Bugs and birds: Springtails and sapsuckers

[Well, the best laid plans…. etc etc… I am not going to get to England for another week, for Covid-related reasons. (Everyone is fine.) So I dug out this blog that I composed this time last year and never sent.]

In the woods a tiny rivulet flowed across the trail, creating miniature ponds amongst the leafmold.  In one of these there was a huge swarm of tiny dark grey insects, so small they looked at first glance like poppy seeds.


I had no idea what they were, but they moved, so they were alive.

In closeup, they look like this:


They are Springtails, also called Snowfleas, Podura aquatica. They do not live in the water, but on the water, held up by the surface tension. Why Springtail?? Under their tail there is a hinged structure, and if they are disturbed they shoot many times their own height up into the air. Mind you, since they are only 1.5mm long this is not actually all that high!

They are very primitive insects that never evolved wings, and they don’t go through different metamorphic stages. They are thought to be vegetarians.

More elegantly, two Yellow-bellied Sapsuckers, Sphyrapicus varius, were drumming to each other in the treetops. Like the red-bellied Woodpecker I showed you last year, they have flashes of brilliant scarlet plumage. Here is the male, with yellow(ish) belly in evidence:

Yellow-bellied sapsucker

Here is another male, this time feeding:

Male, Yellow-bellied Sapsucker


They are called sapsuckers because they really do eat sap. They have a highly systematic drilling technique, which produces rows of small holes, like this:


This passage from Wikipedia describes how they operate:

Before feeding consistently on a tree, this sapsucker lays down exploratory bands near a live branch. These bands are laid down in horizontal rows. When it finds a tree that is photosynthesizing, then it lays down more holes to feed, about 0.5 centimetres (0.20 in) above the primary bands. These form columns. Each hole is started as an oval elongated horizontally, drilled through the bark and phloem layers to the outside of the xylem. They are then drilled further, with the sapsucker enlarging it vertically, making it yield more sap, but only for a few days. The top holes in each column thus provides phloem sap, and this sapsucker also utilizes the bast (fibrous tissue, MY) from the edges of the holes drilled. In the winter, when the holes are drilled on conifers, bast is likely the most important food.”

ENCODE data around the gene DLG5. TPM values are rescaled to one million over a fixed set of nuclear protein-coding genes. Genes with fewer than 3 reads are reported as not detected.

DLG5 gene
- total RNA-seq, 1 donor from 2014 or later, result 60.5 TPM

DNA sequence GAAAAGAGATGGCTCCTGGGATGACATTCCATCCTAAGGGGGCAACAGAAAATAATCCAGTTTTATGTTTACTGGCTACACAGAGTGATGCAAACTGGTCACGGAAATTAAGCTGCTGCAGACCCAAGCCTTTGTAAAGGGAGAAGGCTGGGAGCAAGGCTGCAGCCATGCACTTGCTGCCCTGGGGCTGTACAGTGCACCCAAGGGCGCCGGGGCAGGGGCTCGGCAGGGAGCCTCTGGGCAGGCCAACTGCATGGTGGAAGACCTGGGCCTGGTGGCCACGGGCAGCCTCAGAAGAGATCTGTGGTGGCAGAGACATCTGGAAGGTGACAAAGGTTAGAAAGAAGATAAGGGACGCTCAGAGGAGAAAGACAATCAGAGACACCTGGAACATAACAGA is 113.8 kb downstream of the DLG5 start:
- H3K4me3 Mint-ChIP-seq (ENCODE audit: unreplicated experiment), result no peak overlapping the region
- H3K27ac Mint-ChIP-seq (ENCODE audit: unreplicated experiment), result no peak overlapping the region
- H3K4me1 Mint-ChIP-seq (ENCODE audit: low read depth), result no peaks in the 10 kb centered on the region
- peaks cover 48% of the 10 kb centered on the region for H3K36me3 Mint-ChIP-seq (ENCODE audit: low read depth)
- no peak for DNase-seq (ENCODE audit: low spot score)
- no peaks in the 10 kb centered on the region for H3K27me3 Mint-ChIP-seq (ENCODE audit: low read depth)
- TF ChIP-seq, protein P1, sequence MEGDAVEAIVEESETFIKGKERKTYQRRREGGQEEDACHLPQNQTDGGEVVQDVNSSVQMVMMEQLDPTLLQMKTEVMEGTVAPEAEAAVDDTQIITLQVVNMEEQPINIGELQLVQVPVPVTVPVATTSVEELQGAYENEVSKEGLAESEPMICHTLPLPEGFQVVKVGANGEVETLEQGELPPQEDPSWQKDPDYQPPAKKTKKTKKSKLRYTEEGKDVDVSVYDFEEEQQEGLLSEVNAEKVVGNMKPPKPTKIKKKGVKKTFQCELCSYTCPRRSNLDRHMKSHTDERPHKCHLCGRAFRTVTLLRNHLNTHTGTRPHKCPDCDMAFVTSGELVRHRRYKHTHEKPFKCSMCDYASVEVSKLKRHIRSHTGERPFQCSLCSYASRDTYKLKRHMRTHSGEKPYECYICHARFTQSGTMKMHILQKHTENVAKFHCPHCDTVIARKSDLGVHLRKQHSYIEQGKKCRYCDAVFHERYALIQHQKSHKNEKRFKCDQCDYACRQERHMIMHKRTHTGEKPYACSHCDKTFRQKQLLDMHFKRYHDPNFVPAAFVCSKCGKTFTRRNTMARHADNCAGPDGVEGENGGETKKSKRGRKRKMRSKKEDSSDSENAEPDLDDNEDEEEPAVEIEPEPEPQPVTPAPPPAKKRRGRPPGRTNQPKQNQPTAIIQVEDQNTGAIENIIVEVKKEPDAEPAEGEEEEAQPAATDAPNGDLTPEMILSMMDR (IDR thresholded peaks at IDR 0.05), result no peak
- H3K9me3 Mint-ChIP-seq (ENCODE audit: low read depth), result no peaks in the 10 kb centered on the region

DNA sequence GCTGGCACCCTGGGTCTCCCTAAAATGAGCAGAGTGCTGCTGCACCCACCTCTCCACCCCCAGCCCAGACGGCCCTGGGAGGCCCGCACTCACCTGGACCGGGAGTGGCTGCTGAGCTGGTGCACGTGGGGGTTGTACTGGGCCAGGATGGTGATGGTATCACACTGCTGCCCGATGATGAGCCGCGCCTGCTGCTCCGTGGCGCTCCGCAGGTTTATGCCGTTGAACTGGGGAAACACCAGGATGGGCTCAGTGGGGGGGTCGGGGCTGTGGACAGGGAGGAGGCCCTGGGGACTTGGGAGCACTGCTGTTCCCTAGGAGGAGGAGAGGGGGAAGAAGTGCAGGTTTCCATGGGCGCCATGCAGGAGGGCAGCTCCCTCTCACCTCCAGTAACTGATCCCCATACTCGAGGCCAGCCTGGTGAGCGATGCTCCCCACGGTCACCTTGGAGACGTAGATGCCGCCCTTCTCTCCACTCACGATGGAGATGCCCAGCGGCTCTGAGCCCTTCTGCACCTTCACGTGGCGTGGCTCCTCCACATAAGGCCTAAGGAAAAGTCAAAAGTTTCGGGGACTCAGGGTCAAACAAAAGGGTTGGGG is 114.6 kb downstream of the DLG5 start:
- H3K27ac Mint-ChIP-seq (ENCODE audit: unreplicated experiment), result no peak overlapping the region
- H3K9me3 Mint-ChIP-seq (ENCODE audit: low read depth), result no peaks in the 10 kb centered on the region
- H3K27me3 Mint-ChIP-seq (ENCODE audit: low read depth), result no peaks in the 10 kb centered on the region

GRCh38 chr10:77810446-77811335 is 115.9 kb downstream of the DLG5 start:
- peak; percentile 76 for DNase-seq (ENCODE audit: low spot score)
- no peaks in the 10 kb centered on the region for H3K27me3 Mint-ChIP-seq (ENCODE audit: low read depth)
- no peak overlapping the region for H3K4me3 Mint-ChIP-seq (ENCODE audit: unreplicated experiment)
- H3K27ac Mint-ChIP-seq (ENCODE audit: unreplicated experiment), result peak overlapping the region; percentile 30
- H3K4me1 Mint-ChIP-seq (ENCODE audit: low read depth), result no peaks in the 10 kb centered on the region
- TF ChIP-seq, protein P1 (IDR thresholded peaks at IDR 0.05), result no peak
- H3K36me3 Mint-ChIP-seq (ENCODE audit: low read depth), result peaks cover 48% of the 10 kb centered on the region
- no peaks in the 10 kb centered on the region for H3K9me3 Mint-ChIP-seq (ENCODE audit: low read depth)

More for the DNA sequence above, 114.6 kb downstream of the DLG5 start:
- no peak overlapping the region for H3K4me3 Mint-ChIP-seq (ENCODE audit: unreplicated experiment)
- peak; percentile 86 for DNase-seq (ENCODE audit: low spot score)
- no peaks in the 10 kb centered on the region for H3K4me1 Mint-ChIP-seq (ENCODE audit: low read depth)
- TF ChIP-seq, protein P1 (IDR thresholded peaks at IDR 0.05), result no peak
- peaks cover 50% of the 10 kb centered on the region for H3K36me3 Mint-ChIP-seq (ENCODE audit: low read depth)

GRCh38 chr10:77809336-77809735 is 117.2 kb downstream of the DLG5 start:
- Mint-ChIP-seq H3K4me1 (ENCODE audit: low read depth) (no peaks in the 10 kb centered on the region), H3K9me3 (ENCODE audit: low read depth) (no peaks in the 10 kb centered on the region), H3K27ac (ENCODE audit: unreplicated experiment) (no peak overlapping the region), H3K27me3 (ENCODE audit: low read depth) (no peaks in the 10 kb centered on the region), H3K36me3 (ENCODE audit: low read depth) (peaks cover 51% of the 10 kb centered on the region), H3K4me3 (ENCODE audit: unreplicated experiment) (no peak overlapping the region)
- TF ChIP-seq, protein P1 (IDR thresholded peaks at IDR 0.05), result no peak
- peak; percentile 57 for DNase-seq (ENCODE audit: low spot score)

Watch and hear him drill in this video, and then two more photos to finish with. The first is a juvenile, and the second is a close-up of the male in the video.

Hopefully there will be no more delays to my travel plans, and I will go quiet on you for a few weeks. No news is good news.

The pond reawakens

[There is no single story to this blog, just a desire to show you what early spring is like round here, before I leave town for a while. This is my last week in Maine till late May; I’m off to England, Kenya and Sicily. I may blog once or twice en route, or I may hoard stuff and let it trickle out bit by bit on my return. It will depend in what I see, whether I have wifi, and any spare time. Wherever you are, delight in the signs of new life.]

There is still some snow in the woods, and some ice on the pond, but with every passing day it shrinks. So the waterbirds are returning. The Canada Geese, of course.

There were twelve today, and here in their home habitat they are handsome creatures, though she does not seem to find him enticing:

The Hooded Mergansers, swimming amongst tiny suspended icy chandeliers:

and today they are joined by the first Great Blue Heron of the year:

It puffed out its chest to display its pectoral plumes:


Spread its wings:

and took off:

Around the pond the redwinged blackbirds chorus, and a a tiny Brown Creeper works its way up a dead tree probing for bugs:

and singing beautifully:

I heard (but didn’t see) a beaver slap its tail, but I did see a pair of Wood Duck,

and an otter, swimming fast and elegantly across the pond in a series of shallow dives like a porpoise:

On land, the American Robins are all over the place:

The Eastern Bluebirds are back:

and the American Goldfinch is growing its bright yellow breeding plumage, supplanting its drab brown winter costume:

And the very earliest of woodland wildflowers, Trailing Arbutus, is in bud:

Ben the house, the first chipmunk today, and on the trail, fresh bear scat. They are leaving hibernation… and so am I.

PS Birds of the world describes the heron’s breeding plumage as follows (both sexes):

“At height of mating season (Feb-Apr) when basic feathers fully developed, ornamental black, lanceolated, occipital plumes extend from side of crown up to 210 mm in length, grayish lanceolated scapular plumes extend over back up to 280 mm in length, and grayish to whitish, filamentous to lanceolated pectoral plumes extend below breast up to 300 mm in length (Pyle and Howell 2004). “

Last fall I showed you a juvenile heron on this pond whose plumes had not yet grown. Could this be the same bird? His bill was then dusky blue, a juvenile trait. Now this adult has a yellow one.

A brown pin-striped heron? Really?

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